WASHINGTON — On Tuesday (19 April) the Washington Post journalist Taylor Lorenz published an article that confirmed the name of the woman behind the Twitter account Libs of TikTok. I say “confirmed” not to undermine Lorenz’s reporting, but because the woman, Chaya Raichik, appears to have registered the domain name libsoftiktok.us under her own full name.
Libs of TikTok, for those who are unfamiliar with or perhaps smartly less online than some, is an account with more than half a million followers that mockingly posts clips of liberals and LGBTQ+ people, as well as memes and tweets attacking transgender people. As Lorenz’s piece notes, “Her anti-trans tweets went especially viral. She called on her followers to contact schools that were allowing ‘boys in the girls bathrooms’. She also purported that adults who teach children about LGBTQ+ identities are ‘abusive,’ that being gender-nonconforming or an ally to the LGBTQ+ community is a ‘mental illness,’ and referred to schools as ‘government run indoctrination camps’ for the LGBTQ+ community. Raichik’s posts have made it onto Fox News, a station into which Raichik herself has (anonymously) called into in the past.”
The response to the piece, from some circles on the right and parts of the internet, was outrage. Why was Lorenz revealing the identity of a random, private person? There was a similar response in February, when the BuzzFeed News reporter Katie Notopoulos published the names of the NFT collection Bored Ape Yacht Club’s founders. Why, some wondered, were these reporters “doxing” people who wanted to stay private?
For one thing: “doxing” is the act of revealing previously private identifying information about someone. This could include their personal phone number, or even home address. Technically, the publication of someone’s name could fall under this definition. However, investigating who is behind a politically influential account or a potentially lucrative business is also known as “reporting”.
This raises the question: who constitutes a public figure? Or, to put it another way: who gets to remain a private figure? Who has the right to anonymity?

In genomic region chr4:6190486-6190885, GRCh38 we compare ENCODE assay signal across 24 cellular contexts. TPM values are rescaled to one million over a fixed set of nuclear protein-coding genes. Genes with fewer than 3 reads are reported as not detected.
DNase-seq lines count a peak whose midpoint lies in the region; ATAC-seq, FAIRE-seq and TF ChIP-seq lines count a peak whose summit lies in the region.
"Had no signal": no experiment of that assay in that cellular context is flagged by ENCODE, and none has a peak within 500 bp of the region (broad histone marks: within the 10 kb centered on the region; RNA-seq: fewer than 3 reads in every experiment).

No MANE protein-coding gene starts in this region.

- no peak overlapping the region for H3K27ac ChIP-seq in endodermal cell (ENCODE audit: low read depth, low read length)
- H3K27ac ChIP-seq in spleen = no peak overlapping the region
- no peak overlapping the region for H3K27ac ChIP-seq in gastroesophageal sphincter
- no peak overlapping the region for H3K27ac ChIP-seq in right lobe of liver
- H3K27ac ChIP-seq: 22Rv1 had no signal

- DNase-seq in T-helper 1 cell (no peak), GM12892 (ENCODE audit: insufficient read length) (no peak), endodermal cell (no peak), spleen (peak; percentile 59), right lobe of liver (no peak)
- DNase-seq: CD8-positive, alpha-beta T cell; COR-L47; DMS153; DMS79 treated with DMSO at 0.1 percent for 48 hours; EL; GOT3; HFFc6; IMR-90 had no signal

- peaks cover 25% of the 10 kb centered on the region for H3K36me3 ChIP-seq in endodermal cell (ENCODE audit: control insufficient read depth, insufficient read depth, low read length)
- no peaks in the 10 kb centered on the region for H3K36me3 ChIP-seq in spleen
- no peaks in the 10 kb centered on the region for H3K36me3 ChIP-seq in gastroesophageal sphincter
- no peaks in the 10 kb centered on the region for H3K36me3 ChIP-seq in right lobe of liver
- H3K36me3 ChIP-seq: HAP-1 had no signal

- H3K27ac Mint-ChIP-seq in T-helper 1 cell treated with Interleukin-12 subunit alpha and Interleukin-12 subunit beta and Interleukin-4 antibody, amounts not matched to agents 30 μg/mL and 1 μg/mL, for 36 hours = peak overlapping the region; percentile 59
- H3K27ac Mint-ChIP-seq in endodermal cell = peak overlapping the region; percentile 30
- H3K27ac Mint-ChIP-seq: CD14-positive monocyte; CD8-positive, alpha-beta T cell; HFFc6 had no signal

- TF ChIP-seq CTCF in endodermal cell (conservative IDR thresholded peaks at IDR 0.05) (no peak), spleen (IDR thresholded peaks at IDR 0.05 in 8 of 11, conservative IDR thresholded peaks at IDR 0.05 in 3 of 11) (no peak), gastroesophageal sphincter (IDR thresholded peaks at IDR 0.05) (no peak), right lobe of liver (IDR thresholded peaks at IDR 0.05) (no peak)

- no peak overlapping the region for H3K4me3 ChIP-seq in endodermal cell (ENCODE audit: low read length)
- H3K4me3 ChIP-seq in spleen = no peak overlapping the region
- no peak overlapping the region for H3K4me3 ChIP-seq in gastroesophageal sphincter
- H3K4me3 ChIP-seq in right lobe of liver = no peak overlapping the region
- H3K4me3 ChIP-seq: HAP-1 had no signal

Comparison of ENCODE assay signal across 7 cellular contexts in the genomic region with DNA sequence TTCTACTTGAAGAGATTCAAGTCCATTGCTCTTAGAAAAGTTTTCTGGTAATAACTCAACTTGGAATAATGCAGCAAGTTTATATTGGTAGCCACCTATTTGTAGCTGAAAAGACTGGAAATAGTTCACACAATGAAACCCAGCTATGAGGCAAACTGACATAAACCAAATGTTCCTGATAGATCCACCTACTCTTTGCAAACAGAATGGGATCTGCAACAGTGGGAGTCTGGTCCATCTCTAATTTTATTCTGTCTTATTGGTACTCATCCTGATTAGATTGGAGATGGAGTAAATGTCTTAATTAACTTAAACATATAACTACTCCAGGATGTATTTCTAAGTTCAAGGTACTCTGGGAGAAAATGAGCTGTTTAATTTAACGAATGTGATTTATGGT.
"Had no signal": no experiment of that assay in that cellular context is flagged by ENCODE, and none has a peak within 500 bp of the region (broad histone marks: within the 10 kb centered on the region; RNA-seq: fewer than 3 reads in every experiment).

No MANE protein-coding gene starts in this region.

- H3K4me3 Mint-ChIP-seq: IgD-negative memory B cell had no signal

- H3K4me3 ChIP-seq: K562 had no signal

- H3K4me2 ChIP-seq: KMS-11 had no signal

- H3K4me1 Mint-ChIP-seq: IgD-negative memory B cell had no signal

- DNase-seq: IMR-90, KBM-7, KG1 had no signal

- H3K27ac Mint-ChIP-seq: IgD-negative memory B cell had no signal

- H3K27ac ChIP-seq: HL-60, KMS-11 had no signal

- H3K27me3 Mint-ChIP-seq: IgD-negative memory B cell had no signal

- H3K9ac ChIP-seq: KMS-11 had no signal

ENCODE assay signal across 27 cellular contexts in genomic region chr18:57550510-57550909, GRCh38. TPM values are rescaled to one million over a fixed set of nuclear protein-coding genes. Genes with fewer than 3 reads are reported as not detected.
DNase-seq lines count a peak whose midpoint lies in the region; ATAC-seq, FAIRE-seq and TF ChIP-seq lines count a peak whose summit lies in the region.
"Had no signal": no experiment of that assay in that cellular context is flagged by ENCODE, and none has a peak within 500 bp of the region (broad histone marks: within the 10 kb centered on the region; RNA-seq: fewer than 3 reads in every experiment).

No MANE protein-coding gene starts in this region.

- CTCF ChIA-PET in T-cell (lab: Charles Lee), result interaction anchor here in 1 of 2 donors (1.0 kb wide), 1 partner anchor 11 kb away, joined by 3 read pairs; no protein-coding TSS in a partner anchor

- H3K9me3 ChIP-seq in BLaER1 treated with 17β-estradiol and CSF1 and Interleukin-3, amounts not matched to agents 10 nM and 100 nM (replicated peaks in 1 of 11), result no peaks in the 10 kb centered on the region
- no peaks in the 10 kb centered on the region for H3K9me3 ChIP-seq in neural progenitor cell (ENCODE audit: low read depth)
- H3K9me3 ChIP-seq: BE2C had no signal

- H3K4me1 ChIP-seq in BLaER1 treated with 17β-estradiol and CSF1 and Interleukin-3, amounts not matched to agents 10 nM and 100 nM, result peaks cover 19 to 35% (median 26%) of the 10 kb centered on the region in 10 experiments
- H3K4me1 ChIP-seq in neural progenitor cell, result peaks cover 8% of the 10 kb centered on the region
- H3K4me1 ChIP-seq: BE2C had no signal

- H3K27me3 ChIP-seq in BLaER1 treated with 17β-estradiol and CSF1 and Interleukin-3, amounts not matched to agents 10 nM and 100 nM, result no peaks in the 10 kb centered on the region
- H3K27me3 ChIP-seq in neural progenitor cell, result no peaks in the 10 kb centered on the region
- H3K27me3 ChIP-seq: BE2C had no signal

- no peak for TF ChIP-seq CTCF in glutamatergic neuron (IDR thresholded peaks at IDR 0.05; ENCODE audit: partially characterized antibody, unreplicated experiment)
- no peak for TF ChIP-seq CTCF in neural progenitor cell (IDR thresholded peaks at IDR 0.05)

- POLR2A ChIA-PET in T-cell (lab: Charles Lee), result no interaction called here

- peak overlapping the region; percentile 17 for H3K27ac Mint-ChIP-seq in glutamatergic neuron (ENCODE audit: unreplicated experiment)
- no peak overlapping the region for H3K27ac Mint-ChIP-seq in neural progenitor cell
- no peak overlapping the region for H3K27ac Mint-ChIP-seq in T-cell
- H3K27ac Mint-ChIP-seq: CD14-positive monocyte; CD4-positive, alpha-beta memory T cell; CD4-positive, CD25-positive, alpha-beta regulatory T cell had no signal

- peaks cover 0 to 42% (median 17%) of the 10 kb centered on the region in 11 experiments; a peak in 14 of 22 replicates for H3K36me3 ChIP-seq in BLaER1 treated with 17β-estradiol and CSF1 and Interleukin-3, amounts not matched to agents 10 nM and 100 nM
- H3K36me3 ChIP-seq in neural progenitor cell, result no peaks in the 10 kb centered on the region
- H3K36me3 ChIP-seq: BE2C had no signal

The founders of the Bored Ape Yacht Club and the woman behind Libs of TikTok might have preferred their names to not be reported, but any one of them would have a difficult time making the case that they are simply trying to exist as private figures. Rather, they are trying to exist as private figures who also have public personae with influence in their respective realms. That Raichik is wielding her influence on a social media app does not mean she is not wielding influence. As Notopoulos noted in her piece: “How do you hold them accountable if you don’t know who they are?”
This is not a blanket argument against anonymity. A worker who speaks out against an abusive boss, a woman who is trying to speak out against sexual harassment or assault, a political dissident living under an oppressive regime: these are all clear cases in which there would be good reason to allow a person to maintain anonymity for their own protection. Or, as the journalist Jack Crosbie put it to me: anonymity makes sense when it’s used to correct power imbalances — not to exacerbate them.
Which side is which is not always so clear. After all, there are situations in which it’s not entirely clear who is on what side of the power differential. And there are plenty of right-wing activists and media pundits who argue — and perhaps even believe — that accounts such as Libs of TikTok are operating in oppressive political systems, and therefore require anonymity. I would reject that argument for an account as influential as Libs of TikTok, but what of a smaller account? And where do we draw the line as to the number of followers or platform size?
All this is to say that there are legitimate questions around anonymity, and to whom it should be afforded. But while we’re settling them, a good rule of thumb is this: if you’re going to harass people, have the courage to do it under your own name.